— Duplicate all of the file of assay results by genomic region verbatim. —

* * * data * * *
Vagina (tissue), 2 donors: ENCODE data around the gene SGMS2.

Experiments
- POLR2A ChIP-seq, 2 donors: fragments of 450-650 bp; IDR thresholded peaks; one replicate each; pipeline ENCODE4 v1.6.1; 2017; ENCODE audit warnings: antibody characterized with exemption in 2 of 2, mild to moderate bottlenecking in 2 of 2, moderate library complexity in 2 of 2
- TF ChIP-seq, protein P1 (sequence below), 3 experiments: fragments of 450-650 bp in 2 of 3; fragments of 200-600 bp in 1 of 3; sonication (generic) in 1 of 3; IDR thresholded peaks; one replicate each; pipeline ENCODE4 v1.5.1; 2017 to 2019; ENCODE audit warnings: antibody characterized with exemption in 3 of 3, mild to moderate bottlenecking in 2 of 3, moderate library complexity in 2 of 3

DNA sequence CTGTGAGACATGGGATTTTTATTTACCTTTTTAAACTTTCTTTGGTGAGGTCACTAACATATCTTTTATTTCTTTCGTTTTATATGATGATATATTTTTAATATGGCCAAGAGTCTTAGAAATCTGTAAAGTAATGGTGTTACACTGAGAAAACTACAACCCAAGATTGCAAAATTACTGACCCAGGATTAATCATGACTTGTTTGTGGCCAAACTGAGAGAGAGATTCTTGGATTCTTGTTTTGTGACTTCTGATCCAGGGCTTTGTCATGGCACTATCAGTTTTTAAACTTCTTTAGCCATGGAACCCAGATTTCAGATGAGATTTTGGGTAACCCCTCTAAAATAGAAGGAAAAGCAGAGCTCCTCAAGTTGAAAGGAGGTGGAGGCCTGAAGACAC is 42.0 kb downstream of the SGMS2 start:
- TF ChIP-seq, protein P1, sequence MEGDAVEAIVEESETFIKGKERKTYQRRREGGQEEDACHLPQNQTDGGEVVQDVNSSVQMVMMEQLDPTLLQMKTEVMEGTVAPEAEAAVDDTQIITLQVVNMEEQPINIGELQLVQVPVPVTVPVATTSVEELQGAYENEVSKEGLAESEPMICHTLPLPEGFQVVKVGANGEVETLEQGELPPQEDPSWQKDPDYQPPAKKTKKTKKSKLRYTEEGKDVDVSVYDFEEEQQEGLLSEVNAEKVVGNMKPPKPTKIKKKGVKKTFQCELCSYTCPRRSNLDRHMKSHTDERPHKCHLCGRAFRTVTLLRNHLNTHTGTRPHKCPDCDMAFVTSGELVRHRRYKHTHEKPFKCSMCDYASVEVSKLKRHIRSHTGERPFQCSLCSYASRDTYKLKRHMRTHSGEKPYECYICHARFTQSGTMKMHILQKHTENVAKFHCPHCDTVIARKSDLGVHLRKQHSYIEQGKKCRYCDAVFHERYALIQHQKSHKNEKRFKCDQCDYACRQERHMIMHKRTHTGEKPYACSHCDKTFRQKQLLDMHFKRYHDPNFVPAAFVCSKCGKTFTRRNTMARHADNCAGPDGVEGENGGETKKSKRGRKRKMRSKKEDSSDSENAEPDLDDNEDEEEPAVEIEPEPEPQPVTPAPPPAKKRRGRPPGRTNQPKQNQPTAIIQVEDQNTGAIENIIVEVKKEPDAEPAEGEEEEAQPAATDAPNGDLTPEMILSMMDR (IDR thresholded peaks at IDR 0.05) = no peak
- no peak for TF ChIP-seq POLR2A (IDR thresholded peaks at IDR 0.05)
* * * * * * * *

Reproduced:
Vagina (tissue), 2 donors: ENCODE data around the gene SGMS2.

Experiments
- POLR2A ChIP-seq, 2 donors: fragments of 450-650 bp; IDR thresholded peaks; one replicate each; pipeline ENCODE4 v1.6.1; 2017; ENCODE audit warnings: antibody characterized with exemption in 2 of 2, mild to moderate bottlenecking in 2 of 2, moderate library complexity in 2 of 2
- TF ChIP-seq, protein P1 (sequence below), 3 experiments: fragments of 450-650 bp in 2 of 3; fragments of 200-600 bp in 1 of 3; sonication (generic) in 1 of 3; IDR thresholded peaks; one replicate each; pipeline ENCODE4 v1.5.1; 2017 to 2019; ENCODE audit warnings: antibody characterized with exemption in 3 of 3, mild to moderate bottlenecking in 2 of 3, moderate library complexity in 2 of 3

DNA sequence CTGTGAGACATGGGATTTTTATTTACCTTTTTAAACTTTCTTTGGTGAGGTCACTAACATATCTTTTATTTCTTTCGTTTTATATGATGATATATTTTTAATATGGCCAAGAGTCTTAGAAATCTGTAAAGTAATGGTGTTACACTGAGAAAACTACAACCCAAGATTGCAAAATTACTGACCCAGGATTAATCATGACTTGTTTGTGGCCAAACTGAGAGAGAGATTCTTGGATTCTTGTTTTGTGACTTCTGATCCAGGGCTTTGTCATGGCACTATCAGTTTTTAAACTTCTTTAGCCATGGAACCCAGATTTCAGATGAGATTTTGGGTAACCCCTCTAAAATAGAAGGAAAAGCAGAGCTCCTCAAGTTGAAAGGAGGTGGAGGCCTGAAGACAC is 42.0 kb downstream of the SGMS2 start:
- TF ChIP-seq, protein P1, sequence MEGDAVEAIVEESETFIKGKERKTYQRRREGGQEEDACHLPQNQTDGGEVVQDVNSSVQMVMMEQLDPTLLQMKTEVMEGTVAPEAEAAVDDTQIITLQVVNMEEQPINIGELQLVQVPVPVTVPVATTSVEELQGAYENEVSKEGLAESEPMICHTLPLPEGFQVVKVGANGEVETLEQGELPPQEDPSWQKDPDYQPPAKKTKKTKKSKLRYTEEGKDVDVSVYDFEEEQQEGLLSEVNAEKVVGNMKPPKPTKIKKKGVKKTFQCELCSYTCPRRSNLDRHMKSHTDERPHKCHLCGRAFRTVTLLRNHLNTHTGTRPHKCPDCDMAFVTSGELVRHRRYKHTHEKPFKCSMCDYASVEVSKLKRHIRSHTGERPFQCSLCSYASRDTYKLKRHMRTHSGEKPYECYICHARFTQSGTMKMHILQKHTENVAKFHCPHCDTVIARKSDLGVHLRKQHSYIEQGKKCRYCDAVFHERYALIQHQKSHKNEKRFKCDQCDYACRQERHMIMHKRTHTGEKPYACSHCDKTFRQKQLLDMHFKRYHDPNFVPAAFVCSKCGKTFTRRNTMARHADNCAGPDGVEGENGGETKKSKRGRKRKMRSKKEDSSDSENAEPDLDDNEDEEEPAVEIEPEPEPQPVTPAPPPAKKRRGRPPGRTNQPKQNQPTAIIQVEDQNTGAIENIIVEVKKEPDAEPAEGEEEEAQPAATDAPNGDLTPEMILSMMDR (IDR thresholded peaks at IDR 0.05) = no peak
- no peak for TF ChIP-seq POLR2A (IDR thresholded peaks at IDR 0.05)